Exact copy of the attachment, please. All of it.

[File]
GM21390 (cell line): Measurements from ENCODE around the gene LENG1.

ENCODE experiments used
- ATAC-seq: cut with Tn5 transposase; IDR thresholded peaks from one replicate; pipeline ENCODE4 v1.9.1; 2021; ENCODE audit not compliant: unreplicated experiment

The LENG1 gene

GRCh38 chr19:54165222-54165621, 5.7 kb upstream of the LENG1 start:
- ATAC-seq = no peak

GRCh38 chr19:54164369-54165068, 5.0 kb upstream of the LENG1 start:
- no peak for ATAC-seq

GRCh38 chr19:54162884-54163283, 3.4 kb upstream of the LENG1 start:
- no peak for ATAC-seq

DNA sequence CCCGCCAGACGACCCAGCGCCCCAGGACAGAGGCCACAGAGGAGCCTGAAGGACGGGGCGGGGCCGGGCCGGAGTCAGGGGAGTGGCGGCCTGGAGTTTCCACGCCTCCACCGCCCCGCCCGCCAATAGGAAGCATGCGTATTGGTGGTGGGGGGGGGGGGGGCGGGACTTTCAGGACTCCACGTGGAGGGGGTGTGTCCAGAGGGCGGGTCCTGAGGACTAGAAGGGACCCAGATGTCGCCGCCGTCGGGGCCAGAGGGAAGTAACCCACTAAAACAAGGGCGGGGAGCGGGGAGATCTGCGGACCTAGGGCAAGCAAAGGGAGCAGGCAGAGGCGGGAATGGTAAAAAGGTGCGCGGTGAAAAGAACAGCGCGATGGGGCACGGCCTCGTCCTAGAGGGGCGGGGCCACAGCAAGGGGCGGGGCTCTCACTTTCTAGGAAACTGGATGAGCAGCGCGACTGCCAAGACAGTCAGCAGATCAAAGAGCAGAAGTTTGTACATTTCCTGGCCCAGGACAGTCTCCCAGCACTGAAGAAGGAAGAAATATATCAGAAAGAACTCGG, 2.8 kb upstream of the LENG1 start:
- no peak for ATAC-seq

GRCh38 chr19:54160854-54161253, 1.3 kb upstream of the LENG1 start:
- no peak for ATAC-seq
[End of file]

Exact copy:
GM21390 (cell line): Measurements from ENCODE around the gene LENG1.

ENCODE experiments used
- ATAC-seq: cut with Tn5 transposase; IDR thresholded peaks from one replicate; pipeline ENCODE4 v1.9.1; 2021; ENCODE audit not compliant: unreplicated experiment

The LENG1 gene

GRCh38 chr19:54165222-54165621, 5.7 kb upstream of the LENG1 start:
- ATAC-seq = no peak

GRCh38 chr19:54164369-54165068, 5.0 kb upstream of the LENG1 start:
- no peak for ATAC-seq

GRCh38 chr19:54162884-54163283, 3.4 kb upstream of the LENG1 start:
- no peak for ATAC-seq

DNA sequence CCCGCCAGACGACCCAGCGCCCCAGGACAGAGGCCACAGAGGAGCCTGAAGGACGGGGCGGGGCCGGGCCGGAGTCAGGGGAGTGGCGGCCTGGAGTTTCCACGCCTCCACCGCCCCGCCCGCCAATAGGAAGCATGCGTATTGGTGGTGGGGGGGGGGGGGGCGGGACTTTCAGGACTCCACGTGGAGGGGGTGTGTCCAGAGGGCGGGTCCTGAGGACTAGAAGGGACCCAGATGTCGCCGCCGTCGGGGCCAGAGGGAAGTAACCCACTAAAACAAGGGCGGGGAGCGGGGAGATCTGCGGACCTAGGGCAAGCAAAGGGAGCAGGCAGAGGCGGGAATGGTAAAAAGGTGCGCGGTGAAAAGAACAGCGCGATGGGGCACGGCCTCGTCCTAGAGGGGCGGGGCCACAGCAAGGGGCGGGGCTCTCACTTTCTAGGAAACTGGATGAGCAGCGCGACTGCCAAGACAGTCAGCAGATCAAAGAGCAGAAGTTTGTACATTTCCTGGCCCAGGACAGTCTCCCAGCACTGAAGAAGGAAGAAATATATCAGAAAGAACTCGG, 2.8 kb upstream of the LENG1 start:
- no peak for ATAC-seq

GRCh38 chr19:54160854-54161253, 1.3 kb upstream of the LENG1 start:
- no peak for ATAC-seq